In the same way that her status as the 8th highest producer of oil in the world speaks nothing else but the utter of the failure of the ruling elites to confront to confront underdevelopment and end the prevalence of poverty as the condition of existence for the vast majority of the working masses.
With prices currently at $85.04 USD. And Nigeria OPEC quota at 1. 554 million barrels per day. The country has earned huge wealth from oil these past six decades with nothing on hand to show for it

The PIA fails also to address the question of debt owed by oil companies both foreign and local who currently are indebted to a tune of $6.48 billion USD. According to Nigeria Extractive Industries Transparency Initiative (NEITI) audit report for 2019, this debt stems from unpaid petroleum profit taxes, company income taxes education tax, Value Added Tax (VAT), Withholding Tax, royalty oil, royalty gas, unremitted gas flare penalties and concession rentals. For a regime that spent close to 97% of her earning last year to service debts, you cannot but wonder why the FG is not offering the same measure to her own debtors. This is the naked logic of capitalism to give more to those who have and take away the little of those who have little.


The World Bank in a recent report ranked Nigeria 171 out of 190 countries surveyed in relation to citizen access to electricity. According to it, only 85 million or “47% of Nigerians do not have access to grid electricity and those who do have access, face regular power cuts.” The Nigerian economy loses $28 billion or N10.1 trillion or two per cent of its GDP”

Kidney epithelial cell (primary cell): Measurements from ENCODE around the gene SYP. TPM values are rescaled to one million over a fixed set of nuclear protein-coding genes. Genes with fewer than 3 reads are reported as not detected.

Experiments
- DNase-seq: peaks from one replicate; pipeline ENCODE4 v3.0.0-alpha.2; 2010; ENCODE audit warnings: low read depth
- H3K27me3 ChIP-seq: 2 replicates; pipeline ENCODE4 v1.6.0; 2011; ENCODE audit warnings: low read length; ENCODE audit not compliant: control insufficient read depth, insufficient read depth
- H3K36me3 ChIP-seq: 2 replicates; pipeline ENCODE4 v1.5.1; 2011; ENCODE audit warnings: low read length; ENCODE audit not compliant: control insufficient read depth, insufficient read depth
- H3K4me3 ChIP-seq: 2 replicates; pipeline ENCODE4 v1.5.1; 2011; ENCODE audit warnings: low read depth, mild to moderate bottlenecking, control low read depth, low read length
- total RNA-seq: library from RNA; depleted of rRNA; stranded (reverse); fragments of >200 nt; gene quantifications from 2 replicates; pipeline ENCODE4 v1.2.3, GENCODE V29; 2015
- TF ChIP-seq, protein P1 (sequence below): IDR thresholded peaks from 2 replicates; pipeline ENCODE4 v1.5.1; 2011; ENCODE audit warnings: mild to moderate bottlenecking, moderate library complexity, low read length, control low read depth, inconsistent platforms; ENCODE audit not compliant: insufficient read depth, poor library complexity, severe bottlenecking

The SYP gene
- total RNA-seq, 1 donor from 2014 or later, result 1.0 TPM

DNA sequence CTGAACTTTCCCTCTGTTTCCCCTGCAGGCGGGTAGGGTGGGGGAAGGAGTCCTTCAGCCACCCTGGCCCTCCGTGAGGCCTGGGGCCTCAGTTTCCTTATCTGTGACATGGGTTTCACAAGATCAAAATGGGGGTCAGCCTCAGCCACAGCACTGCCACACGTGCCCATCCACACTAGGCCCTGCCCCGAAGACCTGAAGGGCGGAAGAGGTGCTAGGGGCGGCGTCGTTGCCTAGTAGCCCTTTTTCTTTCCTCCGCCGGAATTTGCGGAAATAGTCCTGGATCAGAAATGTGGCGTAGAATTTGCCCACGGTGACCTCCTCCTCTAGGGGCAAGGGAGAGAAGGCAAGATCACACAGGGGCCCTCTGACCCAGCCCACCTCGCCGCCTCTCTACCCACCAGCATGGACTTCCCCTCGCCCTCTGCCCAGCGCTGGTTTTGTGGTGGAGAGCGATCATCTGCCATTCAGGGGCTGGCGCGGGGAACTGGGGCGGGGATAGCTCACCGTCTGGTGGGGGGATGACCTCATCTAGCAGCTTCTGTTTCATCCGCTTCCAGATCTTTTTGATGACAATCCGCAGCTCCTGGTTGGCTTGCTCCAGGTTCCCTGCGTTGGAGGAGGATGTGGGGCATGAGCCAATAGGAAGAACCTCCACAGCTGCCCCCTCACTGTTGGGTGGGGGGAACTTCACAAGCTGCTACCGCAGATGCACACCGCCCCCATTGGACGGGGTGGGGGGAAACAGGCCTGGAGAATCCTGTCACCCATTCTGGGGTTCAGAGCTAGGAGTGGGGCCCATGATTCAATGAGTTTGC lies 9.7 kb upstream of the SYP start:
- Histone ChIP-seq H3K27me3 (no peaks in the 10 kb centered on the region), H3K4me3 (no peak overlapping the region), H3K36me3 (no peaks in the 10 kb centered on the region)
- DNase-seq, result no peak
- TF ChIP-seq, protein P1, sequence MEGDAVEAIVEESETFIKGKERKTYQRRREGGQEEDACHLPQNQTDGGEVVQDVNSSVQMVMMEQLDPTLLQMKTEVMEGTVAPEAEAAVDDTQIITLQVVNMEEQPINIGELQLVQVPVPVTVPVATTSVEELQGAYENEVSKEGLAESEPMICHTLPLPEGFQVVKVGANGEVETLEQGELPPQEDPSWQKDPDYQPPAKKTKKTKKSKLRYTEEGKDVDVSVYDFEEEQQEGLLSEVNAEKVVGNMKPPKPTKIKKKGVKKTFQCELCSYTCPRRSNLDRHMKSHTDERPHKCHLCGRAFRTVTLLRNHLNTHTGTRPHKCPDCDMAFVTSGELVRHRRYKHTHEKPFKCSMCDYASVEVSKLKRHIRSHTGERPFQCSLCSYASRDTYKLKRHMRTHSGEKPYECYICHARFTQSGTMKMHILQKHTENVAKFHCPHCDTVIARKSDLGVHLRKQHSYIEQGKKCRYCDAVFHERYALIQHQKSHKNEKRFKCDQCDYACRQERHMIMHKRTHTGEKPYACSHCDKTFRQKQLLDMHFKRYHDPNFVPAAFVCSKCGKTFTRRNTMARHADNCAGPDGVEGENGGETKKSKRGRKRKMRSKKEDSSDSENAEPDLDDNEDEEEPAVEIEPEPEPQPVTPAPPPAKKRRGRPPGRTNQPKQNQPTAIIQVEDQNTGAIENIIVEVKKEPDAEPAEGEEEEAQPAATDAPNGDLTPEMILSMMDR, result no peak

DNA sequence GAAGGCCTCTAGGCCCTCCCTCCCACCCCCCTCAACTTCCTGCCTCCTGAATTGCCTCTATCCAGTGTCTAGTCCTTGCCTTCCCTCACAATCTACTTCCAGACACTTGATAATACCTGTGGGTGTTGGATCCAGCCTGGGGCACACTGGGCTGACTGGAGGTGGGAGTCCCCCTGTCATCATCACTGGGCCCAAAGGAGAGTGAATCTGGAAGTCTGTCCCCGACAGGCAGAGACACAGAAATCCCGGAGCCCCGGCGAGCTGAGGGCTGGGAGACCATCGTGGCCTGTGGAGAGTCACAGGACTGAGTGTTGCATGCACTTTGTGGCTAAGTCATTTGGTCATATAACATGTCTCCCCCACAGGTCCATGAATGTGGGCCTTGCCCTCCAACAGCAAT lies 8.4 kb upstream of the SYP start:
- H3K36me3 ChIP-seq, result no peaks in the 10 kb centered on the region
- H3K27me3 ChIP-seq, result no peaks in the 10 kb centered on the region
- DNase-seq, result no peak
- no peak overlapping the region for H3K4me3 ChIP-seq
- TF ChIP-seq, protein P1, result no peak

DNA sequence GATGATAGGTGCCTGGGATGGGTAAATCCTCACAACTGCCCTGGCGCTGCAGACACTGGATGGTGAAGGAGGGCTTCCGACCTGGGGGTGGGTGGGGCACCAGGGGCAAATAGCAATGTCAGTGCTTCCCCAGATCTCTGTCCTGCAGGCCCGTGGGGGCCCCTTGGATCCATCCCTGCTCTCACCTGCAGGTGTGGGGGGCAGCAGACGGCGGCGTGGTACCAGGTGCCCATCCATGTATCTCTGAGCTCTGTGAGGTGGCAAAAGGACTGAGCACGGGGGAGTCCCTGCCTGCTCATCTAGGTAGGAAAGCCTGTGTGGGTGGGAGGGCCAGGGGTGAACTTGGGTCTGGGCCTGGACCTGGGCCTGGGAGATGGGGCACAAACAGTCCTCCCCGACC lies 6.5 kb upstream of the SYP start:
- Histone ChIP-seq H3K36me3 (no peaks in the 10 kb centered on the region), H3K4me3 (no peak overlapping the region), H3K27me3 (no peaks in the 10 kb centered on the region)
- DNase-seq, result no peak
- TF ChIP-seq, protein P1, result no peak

All of the effort of the ruling elites these 60 years at electricity is a mere pittance of 5,000MW, even this it is incapable of transmitting and distributing successfully to the users end leaving us fluctuating between 2,500MW and 4, 000MW at best. As at 2018, the Nigerian Bureau of Statistics (NBS) states that there are 5.7 million households, 51,000 industries and over 770,000 commercial enterprises that access the national grid. And yet for a country already above 200 million, the UN puts forward a minimum of 170, 000MW.

So the scorecard for the ruling class in Nigeria when it comes to electricity is 5/170. We can do nothing else now than recognize the fact that the Ruling class refuses to acknowledge its failure on this score, even when set visions and target to increase power generation by the PDP, for the whole 16 years it was in power, was not attained.

In 2013 the Jonathan regime launched a privatization programme that they claimed was to remedy the situation in the electricity sector, 8 years after we are as worse off. The Buhari regime despite the widespread support and endorsement it got when it came to power, has proved incapable of reversing the privatisation, and nationalize the commanding heights of the economy, to access the needed funds with which to generate as much as 40,000MW as a start, investing as well in alternative energy and electricity source, like solar, wind, coal etc. to increase it within a decade to 100, 000MW.

But no it prefers to continue to dispense the same failed prescription of neoliberal capitalism, which in reality only makes out the working masses as ATM from which the private profiteers enrich themselves. So we hear nothing else than a diagnosis that reduces the issue in the sector to one of the non-existence of cost-reflective tariff, not bearing in mind the wages of the working masses, tariffs have been increased without any improvement in electrical power supply. As thing stand the working masses are forced to literally pay for darkness in most communities.